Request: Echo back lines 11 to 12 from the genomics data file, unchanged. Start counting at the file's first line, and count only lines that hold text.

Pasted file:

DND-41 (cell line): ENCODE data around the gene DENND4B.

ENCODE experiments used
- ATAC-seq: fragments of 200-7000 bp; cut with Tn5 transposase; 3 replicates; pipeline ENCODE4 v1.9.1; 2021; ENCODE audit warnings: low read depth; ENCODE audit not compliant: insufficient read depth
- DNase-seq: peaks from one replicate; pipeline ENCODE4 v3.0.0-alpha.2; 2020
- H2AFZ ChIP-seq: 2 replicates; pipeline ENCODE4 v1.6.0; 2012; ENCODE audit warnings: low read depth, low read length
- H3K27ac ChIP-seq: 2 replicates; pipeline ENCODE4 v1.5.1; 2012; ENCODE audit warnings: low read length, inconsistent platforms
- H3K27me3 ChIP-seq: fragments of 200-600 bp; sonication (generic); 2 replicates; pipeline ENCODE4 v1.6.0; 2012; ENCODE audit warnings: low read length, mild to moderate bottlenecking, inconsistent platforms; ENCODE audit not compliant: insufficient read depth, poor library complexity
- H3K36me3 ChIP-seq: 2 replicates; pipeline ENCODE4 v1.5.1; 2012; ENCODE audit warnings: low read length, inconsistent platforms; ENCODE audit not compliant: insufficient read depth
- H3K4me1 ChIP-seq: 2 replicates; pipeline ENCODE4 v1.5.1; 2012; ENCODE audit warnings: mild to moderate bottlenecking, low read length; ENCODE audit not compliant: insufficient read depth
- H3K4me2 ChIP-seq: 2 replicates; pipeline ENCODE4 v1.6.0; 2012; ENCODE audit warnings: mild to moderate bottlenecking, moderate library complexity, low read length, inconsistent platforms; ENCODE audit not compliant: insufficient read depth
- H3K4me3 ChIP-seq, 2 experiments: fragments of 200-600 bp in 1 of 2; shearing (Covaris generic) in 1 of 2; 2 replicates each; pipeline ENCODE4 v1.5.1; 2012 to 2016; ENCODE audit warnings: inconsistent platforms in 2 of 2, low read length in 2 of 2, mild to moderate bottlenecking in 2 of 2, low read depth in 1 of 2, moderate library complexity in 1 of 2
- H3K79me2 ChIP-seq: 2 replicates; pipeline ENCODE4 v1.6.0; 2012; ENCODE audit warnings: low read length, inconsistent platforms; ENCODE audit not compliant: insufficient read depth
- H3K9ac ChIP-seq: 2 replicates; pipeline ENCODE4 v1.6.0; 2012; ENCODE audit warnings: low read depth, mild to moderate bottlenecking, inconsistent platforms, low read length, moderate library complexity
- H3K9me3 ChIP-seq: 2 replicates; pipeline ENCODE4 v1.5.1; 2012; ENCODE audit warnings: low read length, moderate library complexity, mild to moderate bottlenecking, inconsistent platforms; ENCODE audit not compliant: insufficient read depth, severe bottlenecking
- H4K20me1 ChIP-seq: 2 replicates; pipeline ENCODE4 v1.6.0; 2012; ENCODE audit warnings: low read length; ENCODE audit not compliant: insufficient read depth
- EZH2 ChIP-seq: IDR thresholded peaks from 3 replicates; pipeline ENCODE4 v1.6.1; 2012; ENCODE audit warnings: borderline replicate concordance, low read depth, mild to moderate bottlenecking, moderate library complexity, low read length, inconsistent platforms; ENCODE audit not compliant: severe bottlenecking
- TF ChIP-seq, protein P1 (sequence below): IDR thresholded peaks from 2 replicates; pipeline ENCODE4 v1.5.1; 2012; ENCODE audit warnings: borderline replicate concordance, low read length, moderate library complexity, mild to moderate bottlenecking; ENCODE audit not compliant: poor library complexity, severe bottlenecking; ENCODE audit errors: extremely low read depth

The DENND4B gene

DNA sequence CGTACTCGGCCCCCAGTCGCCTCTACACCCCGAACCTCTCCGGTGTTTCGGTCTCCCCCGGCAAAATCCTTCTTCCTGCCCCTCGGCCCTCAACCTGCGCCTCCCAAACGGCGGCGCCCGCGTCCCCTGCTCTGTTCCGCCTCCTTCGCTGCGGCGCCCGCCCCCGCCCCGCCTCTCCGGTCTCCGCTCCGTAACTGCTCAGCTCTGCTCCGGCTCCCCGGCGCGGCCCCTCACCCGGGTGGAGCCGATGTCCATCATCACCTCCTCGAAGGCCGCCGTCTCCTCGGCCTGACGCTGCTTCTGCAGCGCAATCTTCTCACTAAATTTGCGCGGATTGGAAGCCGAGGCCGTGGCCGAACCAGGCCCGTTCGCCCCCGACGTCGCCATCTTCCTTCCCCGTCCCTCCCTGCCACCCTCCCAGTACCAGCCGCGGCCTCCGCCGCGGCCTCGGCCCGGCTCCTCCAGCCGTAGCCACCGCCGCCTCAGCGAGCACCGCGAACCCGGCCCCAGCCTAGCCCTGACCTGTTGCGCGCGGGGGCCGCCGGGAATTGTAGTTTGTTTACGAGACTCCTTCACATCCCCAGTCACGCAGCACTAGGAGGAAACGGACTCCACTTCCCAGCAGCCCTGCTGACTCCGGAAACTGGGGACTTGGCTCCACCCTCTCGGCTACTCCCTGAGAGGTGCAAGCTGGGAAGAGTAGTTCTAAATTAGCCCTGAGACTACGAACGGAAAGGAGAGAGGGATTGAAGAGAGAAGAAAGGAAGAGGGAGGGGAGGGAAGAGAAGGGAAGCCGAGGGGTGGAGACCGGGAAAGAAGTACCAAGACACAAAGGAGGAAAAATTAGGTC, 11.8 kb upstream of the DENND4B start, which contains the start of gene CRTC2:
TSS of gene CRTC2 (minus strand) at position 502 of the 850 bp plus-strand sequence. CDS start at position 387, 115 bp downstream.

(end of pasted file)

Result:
- H3K4me3 ChIP-seq, 2 experiments: fragments of 200-600 bp in 1 of 2; shearing (Covaris generic) in 1 of 2; 2 replicates each; pipeline ENCODE4 v1.5.1; 2012 to 2016; ENCODE audit warnings: inconsistent platforms in 2 of 2, low read length in 2 of 2, mild to moderate bottlenecking in 2 of 2, low read depth in 1 of 2, moderate library complexity in 1 of 2
- H3K79me2 ChIP-seq: 2 replicates; pipeline ENCODE4 v1.6.0; 2012; ENCODE audit warnings: low read length, inconsistent platforms; ENCODE audit not compliant: insufficient read depth